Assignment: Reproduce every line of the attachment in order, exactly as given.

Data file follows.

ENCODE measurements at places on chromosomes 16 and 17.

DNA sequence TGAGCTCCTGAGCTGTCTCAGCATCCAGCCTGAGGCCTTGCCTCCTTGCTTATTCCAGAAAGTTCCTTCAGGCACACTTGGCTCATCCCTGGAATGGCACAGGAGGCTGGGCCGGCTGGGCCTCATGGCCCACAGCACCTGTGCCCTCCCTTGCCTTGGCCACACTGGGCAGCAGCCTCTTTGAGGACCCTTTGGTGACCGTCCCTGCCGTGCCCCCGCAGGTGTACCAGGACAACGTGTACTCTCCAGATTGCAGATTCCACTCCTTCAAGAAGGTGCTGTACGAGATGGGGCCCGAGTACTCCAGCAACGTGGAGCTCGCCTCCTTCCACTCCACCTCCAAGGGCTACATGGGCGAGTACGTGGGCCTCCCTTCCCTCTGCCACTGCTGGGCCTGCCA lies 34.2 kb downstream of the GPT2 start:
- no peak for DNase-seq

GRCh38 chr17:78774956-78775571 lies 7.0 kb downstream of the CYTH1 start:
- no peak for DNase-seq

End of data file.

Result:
ENCODE measurements at places on chromosomes 16 and 17.

DNA sequence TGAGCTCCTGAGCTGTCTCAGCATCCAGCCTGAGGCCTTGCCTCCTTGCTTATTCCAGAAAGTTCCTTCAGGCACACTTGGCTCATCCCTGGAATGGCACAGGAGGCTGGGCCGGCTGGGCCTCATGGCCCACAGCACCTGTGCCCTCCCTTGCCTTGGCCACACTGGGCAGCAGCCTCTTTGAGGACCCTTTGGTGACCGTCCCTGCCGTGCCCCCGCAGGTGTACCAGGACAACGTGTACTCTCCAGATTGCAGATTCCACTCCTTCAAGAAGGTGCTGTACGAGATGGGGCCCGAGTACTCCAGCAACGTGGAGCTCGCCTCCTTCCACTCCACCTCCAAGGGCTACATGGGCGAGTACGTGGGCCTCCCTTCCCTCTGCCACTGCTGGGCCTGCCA lies 34.2 kb downstream of the GPT2 start:
- no peak for DNase-seq

GRCh38 chr17:78774956-78775571 lies 7.0 kb downstream of the CYTH1 start:
- no peak for DNase-seq